Air Pollution Essay Examples

Get outstanding opinion essays on environmental issues. Explore our air pollution essay examples to broaden your understanding of various issues.

No samples found in Air Pollution Essay

No sample papers found
Order Sample
No sample papers found
search
Plagiarism Tool
Plagiarism Checker
Check Now Check Now

Order a customized essay today

Get amazing essays written by our proficient writers for your academic needs. Join us today and receive the required help.

Air Pollution Opinion Essay

Air pollution is one of the 5 major environmental issues plaguing America. As per the survey conducted by American Lung Association, nearly 135 million people breathe polluted air in the country. The report further states that 4 out of 10 American citizens live under polluted air.

Sunny California needs to improve its air quality as the top 12 most polluted U.S. cities are here. 

The CEO of the American Lung Association stated, “This report shines a spotlight on the urgent need to curb climate change, clean up air pollution and advance environmental justice.” 

Air quality has improved tremendously since the 1970s because of the Environmental Protection Agency and the Clean Air Act. However, as pointed out by the ALA survey, climatic change will make it harder to maintain air quality.

According to John Walke, the Clean Air Project director – “Most air pollution comes from energy use and production.” He further states that “Burning fossil fuels release gases and chemicals into the air.” This is a particularly harmful feedback loop since air pollution causes and exacerbates climate change. 

The ALA report states that the USA deals with 2 main types of air pollution: smog and soot. 

Smog, also recognized as ground-level ozone, is formed on sunny days. However, it is exacerbated by power plants, emissions from vehicles, and industrial smokestacks.

On the other hand, soot is the deadlier of the two types. It comprises tiny particles of solids or liquids in the atmosphere that contain pollutants like dirt, smoke, soot, and dust. Soot is also known as particulate matter and can cause lung cancer and premature death.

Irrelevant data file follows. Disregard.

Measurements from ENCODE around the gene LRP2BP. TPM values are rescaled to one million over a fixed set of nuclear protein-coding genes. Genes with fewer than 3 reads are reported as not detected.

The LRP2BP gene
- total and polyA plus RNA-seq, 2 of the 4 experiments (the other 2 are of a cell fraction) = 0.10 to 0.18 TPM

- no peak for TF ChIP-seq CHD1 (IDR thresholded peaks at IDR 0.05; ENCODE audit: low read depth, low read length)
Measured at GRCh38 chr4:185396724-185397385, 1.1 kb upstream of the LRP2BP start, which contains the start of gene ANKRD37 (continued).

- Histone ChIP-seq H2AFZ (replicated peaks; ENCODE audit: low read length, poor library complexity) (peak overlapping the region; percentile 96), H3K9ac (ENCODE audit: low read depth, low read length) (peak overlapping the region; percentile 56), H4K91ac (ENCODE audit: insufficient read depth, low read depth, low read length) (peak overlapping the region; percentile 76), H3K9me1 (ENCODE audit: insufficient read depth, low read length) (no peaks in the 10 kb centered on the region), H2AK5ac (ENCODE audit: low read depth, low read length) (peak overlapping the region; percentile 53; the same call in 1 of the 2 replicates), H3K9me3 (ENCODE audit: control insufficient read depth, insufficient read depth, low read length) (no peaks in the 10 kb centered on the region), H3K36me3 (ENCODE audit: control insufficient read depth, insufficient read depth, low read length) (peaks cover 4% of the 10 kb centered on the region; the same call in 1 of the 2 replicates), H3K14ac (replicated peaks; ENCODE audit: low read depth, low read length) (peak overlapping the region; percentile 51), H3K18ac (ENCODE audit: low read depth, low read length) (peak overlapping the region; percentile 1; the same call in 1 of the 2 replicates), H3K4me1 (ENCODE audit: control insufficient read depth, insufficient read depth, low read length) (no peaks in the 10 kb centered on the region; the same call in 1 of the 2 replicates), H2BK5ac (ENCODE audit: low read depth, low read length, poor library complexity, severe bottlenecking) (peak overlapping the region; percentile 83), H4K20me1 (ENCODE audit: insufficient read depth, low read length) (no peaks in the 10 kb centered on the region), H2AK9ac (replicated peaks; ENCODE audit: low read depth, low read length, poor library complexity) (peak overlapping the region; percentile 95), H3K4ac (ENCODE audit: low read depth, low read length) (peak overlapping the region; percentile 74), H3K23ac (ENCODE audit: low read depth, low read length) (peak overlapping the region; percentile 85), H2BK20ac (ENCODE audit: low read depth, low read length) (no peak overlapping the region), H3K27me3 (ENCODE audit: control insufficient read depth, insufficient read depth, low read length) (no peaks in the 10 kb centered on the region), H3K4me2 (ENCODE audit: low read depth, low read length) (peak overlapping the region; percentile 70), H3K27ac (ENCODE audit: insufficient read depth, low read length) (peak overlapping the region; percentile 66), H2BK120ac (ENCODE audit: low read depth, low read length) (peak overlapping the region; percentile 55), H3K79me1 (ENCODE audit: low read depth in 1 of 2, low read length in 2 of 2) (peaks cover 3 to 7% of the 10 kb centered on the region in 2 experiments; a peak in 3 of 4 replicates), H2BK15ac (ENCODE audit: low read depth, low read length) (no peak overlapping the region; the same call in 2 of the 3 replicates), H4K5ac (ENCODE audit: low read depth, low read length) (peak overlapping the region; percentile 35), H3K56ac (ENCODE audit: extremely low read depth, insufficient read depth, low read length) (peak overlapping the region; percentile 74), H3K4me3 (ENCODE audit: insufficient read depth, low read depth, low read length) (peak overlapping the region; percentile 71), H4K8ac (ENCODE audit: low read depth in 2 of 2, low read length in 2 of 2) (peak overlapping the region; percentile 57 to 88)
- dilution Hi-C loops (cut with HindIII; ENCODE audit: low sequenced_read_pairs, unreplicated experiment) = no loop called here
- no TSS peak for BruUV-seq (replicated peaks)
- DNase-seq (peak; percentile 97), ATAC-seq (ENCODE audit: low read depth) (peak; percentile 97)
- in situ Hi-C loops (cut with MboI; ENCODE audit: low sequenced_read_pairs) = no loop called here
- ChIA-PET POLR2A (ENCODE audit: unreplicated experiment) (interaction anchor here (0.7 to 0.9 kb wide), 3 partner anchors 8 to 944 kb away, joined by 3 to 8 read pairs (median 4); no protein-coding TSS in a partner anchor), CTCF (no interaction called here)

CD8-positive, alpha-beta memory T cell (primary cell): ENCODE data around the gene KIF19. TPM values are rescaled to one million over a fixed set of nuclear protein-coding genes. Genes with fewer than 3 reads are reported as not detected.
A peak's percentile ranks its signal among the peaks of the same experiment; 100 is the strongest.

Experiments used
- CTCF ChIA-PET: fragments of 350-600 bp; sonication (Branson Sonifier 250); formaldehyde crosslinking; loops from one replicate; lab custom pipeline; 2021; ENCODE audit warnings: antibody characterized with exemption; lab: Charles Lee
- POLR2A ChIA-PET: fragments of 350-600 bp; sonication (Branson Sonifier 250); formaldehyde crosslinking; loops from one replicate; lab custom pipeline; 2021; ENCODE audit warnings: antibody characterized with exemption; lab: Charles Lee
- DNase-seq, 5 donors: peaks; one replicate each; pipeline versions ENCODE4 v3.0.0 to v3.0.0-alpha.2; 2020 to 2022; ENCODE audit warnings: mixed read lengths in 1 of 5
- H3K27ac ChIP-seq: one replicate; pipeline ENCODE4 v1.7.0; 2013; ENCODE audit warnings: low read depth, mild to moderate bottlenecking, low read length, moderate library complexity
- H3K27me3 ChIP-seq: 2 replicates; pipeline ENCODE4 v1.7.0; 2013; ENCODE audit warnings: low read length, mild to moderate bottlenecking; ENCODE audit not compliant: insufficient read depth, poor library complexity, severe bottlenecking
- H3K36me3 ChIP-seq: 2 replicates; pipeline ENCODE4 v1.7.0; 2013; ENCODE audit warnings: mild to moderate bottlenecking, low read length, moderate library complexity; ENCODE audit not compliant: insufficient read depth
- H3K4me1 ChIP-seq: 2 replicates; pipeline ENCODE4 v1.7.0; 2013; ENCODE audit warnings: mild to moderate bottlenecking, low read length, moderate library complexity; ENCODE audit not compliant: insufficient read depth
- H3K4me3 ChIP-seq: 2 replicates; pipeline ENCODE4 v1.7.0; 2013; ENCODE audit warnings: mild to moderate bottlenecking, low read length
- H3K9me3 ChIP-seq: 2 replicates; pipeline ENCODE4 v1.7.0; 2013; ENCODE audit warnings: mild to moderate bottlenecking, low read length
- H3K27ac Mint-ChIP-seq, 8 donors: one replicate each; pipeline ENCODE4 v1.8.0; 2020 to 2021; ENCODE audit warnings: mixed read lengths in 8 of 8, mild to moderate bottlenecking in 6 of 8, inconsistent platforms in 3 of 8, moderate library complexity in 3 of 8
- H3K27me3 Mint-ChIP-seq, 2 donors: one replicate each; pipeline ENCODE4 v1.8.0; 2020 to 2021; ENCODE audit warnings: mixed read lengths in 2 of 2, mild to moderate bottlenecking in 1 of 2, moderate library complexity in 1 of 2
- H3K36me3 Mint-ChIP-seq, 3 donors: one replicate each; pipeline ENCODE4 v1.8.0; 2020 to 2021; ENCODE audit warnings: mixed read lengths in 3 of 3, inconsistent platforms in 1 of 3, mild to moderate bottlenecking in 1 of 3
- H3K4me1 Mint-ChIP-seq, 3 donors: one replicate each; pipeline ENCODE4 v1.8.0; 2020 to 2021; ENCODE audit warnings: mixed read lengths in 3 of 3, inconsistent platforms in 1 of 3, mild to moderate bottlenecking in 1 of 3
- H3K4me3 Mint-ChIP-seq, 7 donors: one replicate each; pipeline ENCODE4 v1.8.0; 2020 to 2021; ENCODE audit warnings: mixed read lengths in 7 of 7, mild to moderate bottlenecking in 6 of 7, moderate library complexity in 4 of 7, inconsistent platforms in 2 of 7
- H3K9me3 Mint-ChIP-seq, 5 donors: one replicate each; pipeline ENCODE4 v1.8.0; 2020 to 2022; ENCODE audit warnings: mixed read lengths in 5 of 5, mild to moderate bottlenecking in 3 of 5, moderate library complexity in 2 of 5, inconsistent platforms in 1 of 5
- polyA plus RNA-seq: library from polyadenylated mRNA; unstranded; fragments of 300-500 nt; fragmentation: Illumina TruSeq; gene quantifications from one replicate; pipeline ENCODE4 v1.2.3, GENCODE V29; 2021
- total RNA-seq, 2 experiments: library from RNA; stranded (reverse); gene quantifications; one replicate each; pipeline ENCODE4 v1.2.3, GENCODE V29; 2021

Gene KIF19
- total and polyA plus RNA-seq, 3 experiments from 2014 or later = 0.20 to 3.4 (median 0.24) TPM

Apart from smog and soot, other hazardous air pollutants pose a severe risk. Some of these pollutants are deadly, even in small amounts. About 200 of them are regulated by law; some of the most common are mercury, dioxins, lead, and benzene. 

Walke says, “These are also most often emitted during gas or coal combustion, incinerating, or—in the case of benzene—found in gasoline.” Benzene is especially a carcinogen as classified by the EPA. It can cause skin, eye, and lung irritation for short periods and blood disorders in the long run.

Dioxins are usually found in food, but they can also be found in the air in small amounts. It harms the nervous system, the immune system, the endocrine system, and reproductive functions.

Mercury damages the central nervous system. Lead can damage children’s brains and kidneys in large quantities, and even a tiny amount of exposure can negatively affect their I.Q. and learning ability.

Apart from these harmful elements, there is another category called polycyclic aromatic hydrocarbons, simply known as PAH. It is the by-product of wildfire smoke and traffic exhaust. They have been found to cause large amounts of eye, lung, blood, and liver irritation, and even cancer.

One study found that the children of mothers exposed to PAHs during pregnancy had slower brain-processing speeds and more severe ADHD symptoms.

What’s more concerning is the fact that roughly 21 million people live in places with unhealthy levels of particulate pollution all year long. The report further noted that poor air quality disproportionately affects people and communities of color. It reports that “People of color are 3 times as likely to live in the most polluted places.”

Over the centuries, racist zoning policies and redlining practices have kept white neighborhoods away from polluting industries and traffic-clogged highways. Instead, the industries are nearer to communities of color, especially the poor working class. The people living in these regions breathe polluted air and suffer many health problems.

According to the World Economic Forum, poor air quality causes roughly $617 billion in damages to the U.S. every year. In addition, the EPA estimates that the U.S. spends about $65 billion a year to clean up the air.

One way to protect the air quality from deteriorating further is to ensure that the Clean Air Act remains intact. It must be enforced properly to improve air quality. Another most effective way to control air pollution is to move towards cleaner fuels.

It is better to switch over to renewable energy sources such as solar and wind. Furthermore, we can use electric cars and trucks to reduce gasoline consumption. This way, air pollution can be limited at the source and reduce global warming.

In fact, it is always better to have cleaner air than clean the air. That’s because cleaning the air is an expensive process. 

A study commissioned by NRDC found that the annual benefits of cleaner air outweigh the costs of clean-air regulations by 32 times. Those benefits include up to 370,000 avoidable premature deaths, 189,000 fewer hospitalizations for cardiac and respiratory ailments, and a net economic benefit of up to $3.8 trillion for the U.S. economy every year.

Let’s Talk!

Enter your email, and we shall get back to you in an hour.